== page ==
Residents affected by the April 8 apartment fire in Campbell River will be able to stay in temporary hotel lodging until the end of April, thanks to emergency funding provided by the city.
At a special meeting on April 20, Campbell River City Council voted unanimously to provide up to $15,600 to pay for food and accommodation for the tenants who lost their home and belongings earlier this month.
The residents of the building were intially put up in the Coast Discovery Inn for seven days with provincial emergency funding being extended a week from that. Now the city has provided funding to extend their stay to the end of the month.
“We appreciate the strong leadership mayor and council are showing, especially because the pandemic has made everything more complicated in an extremely tight rental market,” adds Kristi Schwanicke, coordinator of the Coalition to End Homlessness. “With the second lowest rental vacancy rate in the province in 2019, finding accommodation in Campbell River has been much harder in recent years. Then you add a pandemic and things get extraordinarily complex in terms of replacing documents, accessing technology and viewing available rentals. Fire evacuees simply need more time to find a place to live in these circumstances.”
The City of Campbell River and local partners Laichwiltach Family Life Society and Sasamans Society have sent letters to the Ministry of Housing and Social Development and the Ministry of Indigenous Relations and Reconciliation requesting funding for people who need extended support until the end of May. Member of Parliament Rachel Blaney and local Member of the Legislative Assembly Minister Claire Trevena have also urged support for this local crisis.
Many of the residents identify as Indigenous and face increased barriers to accessing housing. Without an appropriate place to live, many of the residents may be at risk of homelessness.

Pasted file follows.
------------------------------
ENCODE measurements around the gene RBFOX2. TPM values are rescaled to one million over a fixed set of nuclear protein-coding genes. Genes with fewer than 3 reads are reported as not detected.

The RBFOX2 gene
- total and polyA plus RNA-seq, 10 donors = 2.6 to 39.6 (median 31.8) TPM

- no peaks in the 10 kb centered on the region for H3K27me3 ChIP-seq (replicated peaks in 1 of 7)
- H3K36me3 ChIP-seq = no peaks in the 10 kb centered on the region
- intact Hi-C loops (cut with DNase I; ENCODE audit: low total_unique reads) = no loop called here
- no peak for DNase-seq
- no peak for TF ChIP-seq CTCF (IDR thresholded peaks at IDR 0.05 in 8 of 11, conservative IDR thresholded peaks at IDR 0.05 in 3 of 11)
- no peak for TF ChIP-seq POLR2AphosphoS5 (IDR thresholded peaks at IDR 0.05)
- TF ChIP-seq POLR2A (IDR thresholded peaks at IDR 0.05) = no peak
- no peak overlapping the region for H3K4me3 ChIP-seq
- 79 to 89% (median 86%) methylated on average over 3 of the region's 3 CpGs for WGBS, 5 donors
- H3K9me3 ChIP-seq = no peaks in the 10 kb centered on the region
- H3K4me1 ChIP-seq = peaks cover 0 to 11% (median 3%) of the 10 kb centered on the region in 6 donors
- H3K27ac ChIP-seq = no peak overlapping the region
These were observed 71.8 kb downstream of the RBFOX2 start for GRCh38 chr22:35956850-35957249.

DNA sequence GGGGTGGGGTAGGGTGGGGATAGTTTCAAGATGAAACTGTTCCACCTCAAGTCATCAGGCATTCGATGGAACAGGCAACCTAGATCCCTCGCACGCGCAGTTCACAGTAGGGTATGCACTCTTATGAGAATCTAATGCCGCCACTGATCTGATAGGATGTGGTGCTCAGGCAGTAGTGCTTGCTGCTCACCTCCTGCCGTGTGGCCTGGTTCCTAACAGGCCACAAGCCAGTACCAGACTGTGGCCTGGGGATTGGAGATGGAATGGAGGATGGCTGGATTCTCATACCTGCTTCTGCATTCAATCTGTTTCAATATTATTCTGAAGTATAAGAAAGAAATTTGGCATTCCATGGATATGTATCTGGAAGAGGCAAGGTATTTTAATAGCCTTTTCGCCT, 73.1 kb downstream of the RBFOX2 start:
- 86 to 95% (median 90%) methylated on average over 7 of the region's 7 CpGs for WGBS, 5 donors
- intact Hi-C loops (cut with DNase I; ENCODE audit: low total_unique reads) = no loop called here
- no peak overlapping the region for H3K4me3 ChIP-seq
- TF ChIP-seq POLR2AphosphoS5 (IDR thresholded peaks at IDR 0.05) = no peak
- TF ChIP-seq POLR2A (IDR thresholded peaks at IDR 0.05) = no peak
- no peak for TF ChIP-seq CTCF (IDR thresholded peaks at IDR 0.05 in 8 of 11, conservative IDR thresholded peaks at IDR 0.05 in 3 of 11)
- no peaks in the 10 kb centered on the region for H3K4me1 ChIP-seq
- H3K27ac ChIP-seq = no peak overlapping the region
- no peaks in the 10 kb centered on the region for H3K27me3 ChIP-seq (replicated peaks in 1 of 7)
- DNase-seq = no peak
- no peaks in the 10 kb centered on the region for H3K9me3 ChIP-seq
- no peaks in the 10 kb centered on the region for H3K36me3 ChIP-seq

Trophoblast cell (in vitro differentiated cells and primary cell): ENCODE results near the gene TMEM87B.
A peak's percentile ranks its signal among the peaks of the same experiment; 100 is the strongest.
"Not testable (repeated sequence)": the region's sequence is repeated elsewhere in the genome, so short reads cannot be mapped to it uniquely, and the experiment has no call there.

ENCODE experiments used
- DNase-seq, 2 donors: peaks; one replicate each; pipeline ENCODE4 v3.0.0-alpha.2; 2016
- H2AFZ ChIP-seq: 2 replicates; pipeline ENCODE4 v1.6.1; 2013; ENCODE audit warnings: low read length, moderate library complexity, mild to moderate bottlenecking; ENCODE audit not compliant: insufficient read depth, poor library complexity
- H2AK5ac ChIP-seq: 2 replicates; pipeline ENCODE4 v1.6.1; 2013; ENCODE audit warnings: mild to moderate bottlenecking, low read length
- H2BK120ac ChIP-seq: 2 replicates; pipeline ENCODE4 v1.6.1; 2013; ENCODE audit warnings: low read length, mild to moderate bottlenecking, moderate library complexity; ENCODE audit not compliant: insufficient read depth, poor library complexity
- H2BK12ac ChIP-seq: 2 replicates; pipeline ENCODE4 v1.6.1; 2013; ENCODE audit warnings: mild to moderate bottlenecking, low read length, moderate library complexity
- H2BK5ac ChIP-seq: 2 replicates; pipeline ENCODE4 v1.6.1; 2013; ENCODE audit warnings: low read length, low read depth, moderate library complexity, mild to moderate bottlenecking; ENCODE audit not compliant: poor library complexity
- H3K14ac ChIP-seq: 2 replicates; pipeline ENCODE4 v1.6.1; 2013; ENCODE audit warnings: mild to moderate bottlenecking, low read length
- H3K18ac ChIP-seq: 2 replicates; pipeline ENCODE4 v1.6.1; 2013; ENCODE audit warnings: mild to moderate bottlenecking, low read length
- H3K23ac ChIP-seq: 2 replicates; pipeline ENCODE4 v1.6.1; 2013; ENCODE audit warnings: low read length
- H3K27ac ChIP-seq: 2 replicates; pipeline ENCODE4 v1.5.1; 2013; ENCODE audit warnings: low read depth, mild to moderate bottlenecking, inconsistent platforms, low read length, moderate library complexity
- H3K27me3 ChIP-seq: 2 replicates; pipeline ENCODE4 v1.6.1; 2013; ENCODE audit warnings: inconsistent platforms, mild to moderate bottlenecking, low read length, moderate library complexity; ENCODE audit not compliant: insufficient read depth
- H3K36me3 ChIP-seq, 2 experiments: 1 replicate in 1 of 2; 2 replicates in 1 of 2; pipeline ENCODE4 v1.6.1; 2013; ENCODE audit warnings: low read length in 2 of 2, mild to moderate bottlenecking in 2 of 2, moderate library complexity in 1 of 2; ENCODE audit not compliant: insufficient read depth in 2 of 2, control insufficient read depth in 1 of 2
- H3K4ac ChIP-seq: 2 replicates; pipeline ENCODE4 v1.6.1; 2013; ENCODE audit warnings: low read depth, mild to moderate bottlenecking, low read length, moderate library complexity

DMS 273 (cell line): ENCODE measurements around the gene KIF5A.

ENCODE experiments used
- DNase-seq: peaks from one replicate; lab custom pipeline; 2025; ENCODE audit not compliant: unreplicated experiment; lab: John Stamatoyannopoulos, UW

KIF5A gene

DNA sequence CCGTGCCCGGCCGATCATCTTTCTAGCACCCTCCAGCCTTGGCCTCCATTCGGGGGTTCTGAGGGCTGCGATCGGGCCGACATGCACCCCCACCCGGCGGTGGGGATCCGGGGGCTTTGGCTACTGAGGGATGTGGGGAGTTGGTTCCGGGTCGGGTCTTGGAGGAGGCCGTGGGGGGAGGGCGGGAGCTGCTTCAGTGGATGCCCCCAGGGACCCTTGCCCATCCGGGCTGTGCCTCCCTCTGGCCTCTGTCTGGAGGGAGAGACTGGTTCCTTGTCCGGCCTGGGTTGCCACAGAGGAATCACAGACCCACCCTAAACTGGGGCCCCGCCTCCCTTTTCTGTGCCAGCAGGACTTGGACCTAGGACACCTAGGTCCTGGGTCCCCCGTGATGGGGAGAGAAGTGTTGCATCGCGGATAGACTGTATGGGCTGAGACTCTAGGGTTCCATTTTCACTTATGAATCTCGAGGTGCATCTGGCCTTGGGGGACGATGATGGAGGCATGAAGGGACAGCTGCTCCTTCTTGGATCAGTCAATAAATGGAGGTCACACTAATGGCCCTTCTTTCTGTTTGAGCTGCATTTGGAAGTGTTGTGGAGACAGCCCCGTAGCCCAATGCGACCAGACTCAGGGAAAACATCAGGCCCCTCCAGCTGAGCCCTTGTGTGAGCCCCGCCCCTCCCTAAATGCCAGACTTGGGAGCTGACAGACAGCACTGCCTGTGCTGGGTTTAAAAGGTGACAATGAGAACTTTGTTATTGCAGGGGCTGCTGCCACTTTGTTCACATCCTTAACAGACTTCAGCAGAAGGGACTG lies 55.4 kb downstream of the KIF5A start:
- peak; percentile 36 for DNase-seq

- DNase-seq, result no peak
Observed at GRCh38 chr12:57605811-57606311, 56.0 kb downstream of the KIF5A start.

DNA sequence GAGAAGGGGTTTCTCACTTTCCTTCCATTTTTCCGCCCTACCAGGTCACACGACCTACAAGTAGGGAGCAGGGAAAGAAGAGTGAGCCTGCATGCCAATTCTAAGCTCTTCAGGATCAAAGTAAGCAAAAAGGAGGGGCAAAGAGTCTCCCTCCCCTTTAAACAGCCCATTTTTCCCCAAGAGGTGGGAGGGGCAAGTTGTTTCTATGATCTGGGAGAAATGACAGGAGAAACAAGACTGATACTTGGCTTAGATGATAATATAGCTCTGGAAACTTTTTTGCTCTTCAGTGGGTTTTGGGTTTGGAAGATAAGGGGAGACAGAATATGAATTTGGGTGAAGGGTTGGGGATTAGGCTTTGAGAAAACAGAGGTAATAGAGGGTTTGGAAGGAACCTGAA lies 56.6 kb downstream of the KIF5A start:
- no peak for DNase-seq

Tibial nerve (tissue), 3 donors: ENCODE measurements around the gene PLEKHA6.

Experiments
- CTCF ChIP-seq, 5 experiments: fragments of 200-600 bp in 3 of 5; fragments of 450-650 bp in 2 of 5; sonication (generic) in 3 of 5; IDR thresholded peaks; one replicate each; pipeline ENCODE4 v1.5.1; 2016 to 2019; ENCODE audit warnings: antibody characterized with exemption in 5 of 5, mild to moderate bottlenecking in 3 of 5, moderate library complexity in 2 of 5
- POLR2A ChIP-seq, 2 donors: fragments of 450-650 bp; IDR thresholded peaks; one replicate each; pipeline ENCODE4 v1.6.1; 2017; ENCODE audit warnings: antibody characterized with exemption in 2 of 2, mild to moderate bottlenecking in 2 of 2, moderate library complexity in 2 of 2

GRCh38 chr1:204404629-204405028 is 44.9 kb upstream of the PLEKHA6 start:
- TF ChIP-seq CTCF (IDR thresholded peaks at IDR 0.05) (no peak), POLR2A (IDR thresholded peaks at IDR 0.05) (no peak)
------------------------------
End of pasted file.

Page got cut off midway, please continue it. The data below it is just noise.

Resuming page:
“Indigenous values teach us that the well-being of community comes first; we put the emphasis on who we are as a collective, and community means coming together and taking care of one another,” said Lori Bull, executive director of Sasamans Society. “The community of Campbell River has rallied together to support those displaced by the fire. We now need the Province and the federal government to support these residents till they find somewhere to live.”
“Council greatly appreciates how hard everyone is working to help, and unanimously supported the funding necessary to provide food and accommodation for these community members until the end of the month because we recognize how many people need support, and the extra time required when such a large number of people have been displaced,” says Mayor Andy Adams. “We are extremely grateful to all the organizations and community members generously working together. These are families, seniors, children, who have lost their home and belongings due to the fire and urgently need somewhere to live so they can rebuild their lives.”
Provincial emergency support services paid for food, accommodation and basic supplies for the first week, and, in response to community request, extended support until April 25.
“We know everyone is working very hard for the best possible outcome for these people and are heartened to know that, already, at least 10 people have found suitable longer-term accommodation in four different homes,” adds city manager Deborah Sargent. “Funding from senior governments to extend accommodation until the end of May will give those who need it more time to continue to work with organizations such as the John Howard Society and Sasamans Society to find suitable long-term housing.”